Michel Platini probably never realised his desire for Financial Fair Play would take Bruce Springsteen to Sunderland, but the quest for clubs fighting to join Europe's elite is to open new revenue streams, and quickly.
Sunderland yesterday revealed accounts up to July 2011 that showed turnover up by a fifth to almost £80m, and an operating loss down 72 per cent, to £7.8m.
Platini's drive for FFP has effectively called clubs to explore every source of income, in order to keep their accounts within the new guidelines. Thus Springsteen will play the Stadium of Light this summer, on 21 June.
"We had five concerts last year so that helps to boost our turnover and we have three more this year," said Margaret Byrne, Sunderland's chief executive. "We have to keep our wages structured and realistic or we would never be able to achieve FFP. It means we have to be a bit smarter in the transfer market. Selling at the right time and getting players in at the right time is the key. No, we don't have to sell players in the summer, definitely not, it is just about doing smarter deals.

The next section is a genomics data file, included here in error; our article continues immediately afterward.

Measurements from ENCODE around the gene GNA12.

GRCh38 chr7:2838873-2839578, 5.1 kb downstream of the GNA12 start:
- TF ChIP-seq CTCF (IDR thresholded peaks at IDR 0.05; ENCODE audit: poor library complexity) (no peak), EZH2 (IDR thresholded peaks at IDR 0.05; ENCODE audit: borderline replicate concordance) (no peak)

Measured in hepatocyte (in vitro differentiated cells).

"We have formed a new company called 1879 Events Management. It is basically going out and using our expertise from the concerts, our stewarding, our catering, and pitching for events in the North-east and then in the whole of England.
"On the pitch Martin O'Neill is doing everything he can to get everything he can from the players and we are doing exactly the same off it."